We live in 'ghost village' left empty after Commonwealth Games… it looks incredible but our area is a 'half-cooked meal' | The Sun

RESIDENTS who live in a "ghost village" left empty after the Commonwealth Games say it looks incredible but their area is "half-cooked".

Back in 2019, locals in a run-down suburb of Birmingham were promised 1,000 smart new apartments as part of the legacy of the 2022 Commonwealth Games.

But four and a half years on, unhappy homeowners in Perry Barr are seething at the ghost village which dominates their skyline.  

For the four blocks, totalling 968 apartments, and new roads featuring names like Inspire Avenue remain fenced off and empty, with only one block completed and ready for sale. 

Support worker Dawn E Banks, 59, summed up the feelings of many in the area: "I see the blocks and I honestly thought people were living in there.

"I am shocked, it’s disgusting to have them standing empty when there are so many people homeless in this city. 

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"I know many people without anywhere to call their own and there needs to be some urgency."

Social worker Mark King, 52, agreed: "I walk past a lot and it is desolate, like a ghost village.  

"They have looked to be finished for at least a year now but nothing seems to happen. It makes no sense."

According to Shelter’s 2023 figures, Birmingham had 14,236 people living in temporary accommodation, including 8,312 children. 

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But for years now the site has stood empty and with the City Council facing a £1 billion financial crisis, it is not clear when the blocks will be functional. 

Built on a former Birmingham City University site, the original plan was for it to be the athletes’ village during the Games

However, Covid ended that idea and the athletes had to be housed in hotels, adding to the £778 million cost of playing host. 

Abdul Khan, 65, a property manager in the area, said: "This is our town centre and they look lovely apartments.

"Many of them have balconies but there is just no point in building something and leaving it empty.  

"The council needs money coming in and the One Stop Shopping Centre would also benefit with more customers.

"It’s like a half-cooked meal – no use to anyone and with Birmingham now bankrupt how long will it be left like this?"

Perry Barr, famous for its sports’ stadium which hosts speedway and greyhound racing, is less than 10 minutes to Birmingham city centre, on a bus route and with a train station. 

Most people agree that the apartment blocks look stylish and they sit directly across a main road from the Shopping Centre. 

Mum of three Ruhena Begum, 41, a shop worker, said: "We were all excited at the thought of these flats and watched them, month after month, as they were built. 

"It is such a waste to have them all empty. They look so good. So many people need rehousing and they would bring in a lot more people to the local shops."

Also looking on enviously at some of the most desirable dwellings in Perry Barr was Steven Shorthouse, 36, a landscape gardener.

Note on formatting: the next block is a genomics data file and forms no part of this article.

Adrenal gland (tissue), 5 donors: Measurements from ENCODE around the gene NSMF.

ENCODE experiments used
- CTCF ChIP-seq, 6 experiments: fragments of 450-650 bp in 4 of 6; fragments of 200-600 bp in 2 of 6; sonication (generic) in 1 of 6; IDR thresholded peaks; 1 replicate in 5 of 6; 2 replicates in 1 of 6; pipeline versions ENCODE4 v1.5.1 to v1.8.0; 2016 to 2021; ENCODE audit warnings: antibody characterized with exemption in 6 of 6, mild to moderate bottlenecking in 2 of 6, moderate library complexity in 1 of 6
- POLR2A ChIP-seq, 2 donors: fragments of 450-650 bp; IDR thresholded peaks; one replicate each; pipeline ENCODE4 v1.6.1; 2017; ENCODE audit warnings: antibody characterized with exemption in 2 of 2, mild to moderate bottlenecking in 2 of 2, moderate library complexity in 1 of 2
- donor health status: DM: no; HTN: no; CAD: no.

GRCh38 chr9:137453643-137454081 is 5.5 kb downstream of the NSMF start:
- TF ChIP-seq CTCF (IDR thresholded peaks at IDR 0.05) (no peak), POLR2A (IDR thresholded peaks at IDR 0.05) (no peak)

He said: "It is a brilliant location and it would be amazing to be in one of those flats. The views would be great.  

"I just don’t understand. We were told these would be for local people but no one is in there and most people will be priced out when they do come up. 

"The council don’t seem able to do anything. They can’t even fix the potholes. They need to start with them."

Local radio presenter King Romie, 45, said: "I remember going on Central News all excited at the thought of this athletes’ village in the area which would become good housing for the people of Perry Barr.  

"The area was starting to look nice, regeneration was coming but now it looks like a lot of money spent and a lot of money wasted.  

"They should have had athletes in them back in 2022 and now they are still empty when people are homeless and cold on the streets. It is a disgrace." 

Marketing manager Corina Georgescu, 28, was also horrified at the waste. 

"I moved in during 2020 and the area has improved but I am shocked no-one is living in all those blocks," she said.

"They look decent places to live."

Earlier this month, the estate agent Connells began marketing the first apartments in the only completed block at between £173,400 and £229.500. 

But insiders say the other three blocks are not close to completion and the only workers seen recently are a couple of security guards who patrol the site. 

Edward Poole, 81, a retired flat hammerer, said: "We walk past most days and have never seen anyone working on them. It is a complete waste of money. 

"It’s like the central library – they spent a fortune on that while cutting the local service. My local library is only open three days a week.  

"I’m afraid it’s another white elephant. Birmingham specializes in them." 

And machine operator Michael Collins, 65, said: "It is good the way they are trying to improve the area but they need to get them occupied. 

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"Birmingham City Council need money coming in and each of these could give them £700-a-month in rent. Why spend all that money and get nothing back."

The Sun has contacted Birmingham City Council for comment.

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